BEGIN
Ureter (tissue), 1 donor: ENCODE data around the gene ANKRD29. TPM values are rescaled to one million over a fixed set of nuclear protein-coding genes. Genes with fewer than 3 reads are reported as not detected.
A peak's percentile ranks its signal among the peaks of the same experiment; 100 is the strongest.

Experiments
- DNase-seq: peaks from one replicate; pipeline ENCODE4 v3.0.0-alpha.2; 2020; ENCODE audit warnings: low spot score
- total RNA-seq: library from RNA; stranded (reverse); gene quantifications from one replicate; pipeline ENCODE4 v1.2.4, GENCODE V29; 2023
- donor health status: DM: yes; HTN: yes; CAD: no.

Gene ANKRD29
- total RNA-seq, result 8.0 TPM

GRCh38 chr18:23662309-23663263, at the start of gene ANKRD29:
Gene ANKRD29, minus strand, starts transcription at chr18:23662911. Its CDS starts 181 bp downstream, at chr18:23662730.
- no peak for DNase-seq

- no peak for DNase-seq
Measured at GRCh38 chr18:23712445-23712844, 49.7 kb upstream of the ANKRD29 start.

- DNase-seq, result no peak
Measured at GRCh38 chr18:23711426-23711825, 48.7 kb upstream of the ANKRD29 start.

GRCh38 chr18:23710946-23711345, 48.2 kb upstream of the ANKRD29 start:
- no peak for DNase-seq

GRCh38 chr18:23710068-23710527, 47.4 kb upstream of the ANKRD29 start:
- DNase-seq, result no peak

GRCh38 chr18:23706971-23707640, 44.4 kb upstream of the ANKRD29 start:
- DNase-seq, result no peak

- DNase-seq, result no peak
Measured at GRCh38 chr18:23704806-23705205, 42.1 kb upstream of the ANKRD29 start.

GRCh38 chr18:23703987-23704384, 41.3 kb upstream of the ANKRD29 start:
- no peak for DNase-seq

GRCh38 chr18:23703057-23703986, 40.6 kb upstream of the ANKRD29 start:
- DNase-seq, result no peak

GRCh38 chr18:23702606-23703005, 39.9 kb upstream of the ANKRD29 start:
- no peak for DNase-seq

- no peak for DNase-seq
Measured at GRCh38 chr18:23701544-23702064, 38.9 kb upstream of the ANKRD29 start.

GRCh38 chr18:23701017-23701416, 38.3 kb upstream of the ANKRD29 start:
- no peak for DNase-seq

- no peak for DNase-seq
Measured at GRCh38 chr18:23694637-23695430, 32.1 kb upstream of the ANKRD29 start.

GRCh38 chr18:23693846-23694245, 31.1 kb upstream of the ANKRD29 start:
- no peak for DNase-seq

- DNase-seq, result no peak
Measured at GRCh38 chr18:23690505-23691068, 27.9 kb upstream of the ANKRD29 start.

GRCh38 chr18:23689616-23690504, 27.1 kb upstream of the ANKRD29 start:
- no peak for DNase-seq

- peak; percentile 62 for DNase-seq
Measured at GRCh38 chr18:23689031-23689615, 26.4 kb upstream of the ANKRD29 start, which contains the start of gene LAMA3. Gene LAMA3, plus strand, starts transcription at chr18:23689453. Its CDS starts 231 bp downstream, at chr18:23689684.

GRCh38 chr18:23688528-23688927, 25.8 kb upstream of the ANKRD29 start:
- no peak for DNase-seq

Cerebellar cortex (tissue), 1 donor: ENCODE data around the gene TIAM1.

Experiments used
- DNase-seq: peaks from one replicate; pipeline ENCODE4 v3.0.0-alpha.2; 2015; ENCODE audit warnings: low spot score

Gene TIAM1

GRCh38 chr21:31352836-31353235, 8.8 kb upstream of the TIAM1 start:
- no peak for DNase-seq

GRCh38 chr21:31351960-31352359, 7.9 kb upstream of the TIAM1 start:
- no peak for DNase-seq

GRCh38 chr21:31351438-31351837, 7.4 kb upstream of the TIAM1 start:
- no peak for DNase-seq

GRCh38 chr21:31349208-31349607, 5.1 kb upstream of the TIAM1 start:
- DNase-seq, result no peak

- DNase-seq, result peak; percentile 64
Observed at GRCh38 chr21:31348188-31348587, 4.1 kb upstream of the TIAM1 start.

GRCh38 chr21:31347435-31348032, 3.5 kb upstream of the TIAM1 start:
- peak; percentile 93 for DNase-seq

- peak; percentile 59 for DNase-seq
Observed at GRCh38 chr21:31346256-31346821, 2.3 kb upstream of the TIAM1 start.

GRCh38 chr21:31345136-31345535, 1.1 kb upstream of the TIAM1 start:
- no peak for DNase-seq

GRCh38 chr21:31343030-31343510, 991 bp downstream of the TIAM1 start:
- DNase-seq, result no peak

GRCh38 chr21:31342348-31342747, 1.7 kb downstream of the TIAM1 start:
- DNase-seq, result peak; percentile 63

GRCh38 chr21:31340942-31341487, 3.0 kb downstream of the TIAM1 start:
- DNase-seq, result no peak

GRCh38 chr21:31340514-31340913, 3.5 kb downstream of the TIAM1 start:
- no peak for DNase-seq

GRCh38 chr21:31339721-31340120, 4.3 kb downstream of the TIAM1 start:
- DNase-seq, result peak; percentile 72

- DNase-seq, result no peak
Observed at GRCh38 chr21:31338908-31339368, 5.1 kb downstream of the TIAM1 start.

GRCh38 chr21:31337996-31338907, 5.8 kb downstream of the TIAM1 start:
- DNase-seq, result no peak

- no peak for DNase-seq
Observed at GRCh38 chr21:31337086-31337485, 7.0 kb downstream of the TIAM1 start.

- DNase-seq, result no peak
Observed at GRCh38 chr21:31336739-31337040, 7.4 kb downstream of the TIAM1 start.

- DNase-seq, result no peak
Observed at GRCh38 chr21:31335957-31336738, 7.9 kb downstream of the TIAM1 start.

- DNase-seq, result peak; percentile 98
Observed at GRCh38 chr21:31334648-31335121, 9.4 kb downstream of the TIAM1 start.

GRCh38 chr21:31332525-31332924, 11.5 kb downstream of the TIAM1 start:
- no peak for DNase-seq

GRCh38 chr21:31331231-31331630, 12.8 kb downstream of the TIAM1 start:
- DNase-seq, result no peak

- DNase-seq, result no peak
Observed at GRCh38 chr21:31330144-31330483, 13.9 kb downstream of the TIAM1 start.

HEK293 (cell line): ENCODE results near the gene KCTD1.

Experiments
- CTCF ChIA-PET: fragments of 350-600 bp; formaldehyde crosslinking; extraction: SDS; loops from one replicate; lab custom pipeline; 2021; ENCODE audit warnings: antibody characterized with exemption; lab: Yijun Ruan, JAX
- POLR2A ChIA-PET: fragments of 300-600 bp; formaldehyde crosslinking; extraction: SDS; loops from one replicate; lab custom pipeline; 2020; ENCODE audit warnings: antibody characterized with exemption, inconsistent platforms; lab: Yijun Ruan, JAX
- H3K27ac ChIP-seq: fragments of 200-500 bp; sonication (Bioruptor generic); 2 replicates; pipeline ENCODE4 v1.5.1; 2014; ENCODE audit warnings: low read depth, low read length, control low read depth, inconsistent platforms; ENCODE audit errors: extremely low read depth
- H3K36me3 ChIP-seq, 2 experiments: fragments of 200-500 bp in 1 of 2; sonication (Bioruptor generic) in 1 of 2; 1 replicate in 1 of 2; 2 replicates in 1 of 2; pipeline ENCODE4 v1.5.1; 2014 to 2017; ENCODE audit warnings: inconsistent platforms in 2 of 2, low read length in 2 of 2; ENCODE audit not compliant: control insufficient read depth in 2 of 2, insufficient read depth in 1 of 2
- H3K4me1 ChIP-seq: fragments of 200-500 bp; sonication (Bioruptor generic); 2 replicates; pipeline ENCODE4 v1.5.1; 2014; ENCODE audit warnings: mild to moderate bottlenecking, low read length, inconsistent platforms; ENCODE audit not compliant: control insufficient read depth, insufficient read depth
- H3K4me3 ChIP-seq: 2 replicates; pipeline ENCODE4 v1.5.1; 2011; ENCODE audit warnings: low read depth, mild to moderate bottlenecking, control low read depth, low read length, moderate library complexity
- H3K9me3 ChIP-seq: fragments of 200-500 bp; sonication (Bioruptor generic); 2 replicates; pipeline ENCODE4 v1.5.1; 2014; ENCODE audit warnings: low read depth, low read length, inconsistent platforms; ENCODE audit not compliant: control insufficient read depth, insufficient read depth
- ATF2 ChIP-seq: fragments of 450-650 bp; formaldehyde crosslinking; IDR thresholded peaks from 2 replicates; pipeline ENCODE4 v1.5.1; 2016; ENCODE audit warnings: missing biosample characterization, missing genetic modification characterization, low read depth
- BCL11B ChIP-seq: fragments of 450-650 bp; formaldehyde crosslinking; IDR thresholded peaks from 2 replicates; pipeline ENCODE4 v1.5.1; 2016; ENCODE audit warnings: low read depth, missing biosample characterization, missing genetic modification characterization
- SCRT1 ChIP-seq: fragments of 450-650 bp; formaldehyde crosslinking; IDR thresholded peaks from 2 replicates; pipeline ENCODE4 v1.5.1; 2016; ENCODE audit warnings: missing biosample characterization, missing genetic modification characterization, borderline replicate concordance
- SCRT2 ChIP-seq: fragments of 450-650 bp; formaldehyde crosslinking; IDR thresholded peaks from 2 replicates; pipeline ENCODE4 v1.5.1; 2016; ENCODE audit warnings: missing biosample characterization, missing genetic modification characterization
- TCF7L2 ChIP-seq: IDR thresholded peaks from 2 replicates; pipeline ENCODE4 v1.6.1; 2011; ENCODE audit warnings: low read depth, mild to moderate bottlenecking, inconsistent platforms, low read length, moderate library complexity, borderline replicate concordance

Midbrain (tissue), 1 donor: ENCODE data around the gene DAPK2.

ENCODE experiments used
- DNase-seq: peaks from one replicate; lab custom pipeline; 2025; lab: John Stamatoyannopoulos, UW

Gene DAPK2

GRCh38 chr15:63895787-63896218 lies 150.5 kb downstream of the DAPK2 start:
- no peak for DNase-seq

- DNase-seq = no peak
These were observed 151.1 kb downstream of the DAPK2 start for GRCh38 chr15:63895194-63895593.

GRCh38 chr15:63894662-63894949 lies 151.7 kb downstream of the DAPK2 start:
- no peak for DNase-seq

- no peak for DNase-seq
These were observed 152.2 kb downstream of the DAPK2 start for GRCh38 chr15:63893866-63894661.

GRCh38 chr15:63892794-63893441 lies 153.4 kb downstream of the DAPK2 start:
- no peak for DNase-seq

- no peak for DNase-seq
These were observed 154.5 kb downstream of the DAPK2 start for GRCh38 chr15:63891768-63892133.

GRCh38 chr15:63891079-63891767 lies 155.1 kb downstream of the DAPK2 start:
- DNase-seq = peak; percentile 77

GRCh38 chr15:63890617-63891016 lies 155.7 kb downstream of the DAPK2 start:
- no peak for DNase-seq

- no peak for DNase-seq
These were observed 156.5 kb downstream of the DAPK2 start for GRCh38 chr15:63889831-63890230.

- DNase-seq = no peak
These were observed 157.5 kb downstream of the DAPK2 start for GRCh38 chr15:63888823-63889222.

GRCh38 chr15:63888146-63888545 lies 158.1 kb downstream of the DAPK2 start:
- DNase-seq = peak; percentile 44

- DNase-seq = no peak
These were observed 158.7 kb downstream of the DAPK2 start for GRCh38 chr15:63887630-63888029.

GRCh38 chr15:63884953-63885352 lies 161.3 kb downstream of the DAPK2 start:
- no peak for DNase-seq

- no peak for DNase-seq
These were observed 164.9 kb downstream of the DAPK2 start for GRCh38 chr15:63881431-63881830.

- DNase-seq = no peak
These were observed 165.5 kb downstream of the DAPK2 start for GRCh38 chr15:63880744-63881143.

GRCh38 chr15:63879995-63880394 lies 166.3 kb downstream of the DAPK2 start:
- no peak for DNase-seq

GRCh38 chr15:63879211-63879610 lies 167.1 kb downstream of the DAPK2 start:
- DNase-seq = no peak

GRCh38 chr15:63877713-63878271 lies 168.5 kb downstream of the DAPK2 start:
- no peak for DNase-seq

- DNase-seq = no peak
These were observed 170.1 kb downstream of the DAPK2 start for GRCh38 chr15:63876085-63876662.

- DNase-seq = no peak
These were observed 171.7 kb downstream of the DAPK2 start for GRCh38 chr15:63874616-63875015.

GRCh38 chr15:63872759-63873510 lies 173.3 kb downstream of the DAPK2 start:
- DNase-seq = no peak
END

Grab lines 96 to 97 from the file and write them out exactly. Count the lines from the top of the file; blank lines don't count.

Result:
- CTCF ChIA-PET: fragments of 350-600 bp; formaldehyde crosslinking; extraction: SDS; loops from one replicate; lab custom pipeline; 2021; ENCODE audit warnings: antibody characterized with exemption; lab: Yijun Ruan, JAX
- POLR2A ChIA-PET: fragments of 300-600 bp; formaldehyde crosslinking; extraction: SDS; loops from one replicate; lab custom pipeline; 2020; ENCODE audit warnings: antibody characterized with exemption, inconsistent platforms; lab: Yijun Ruan, JAX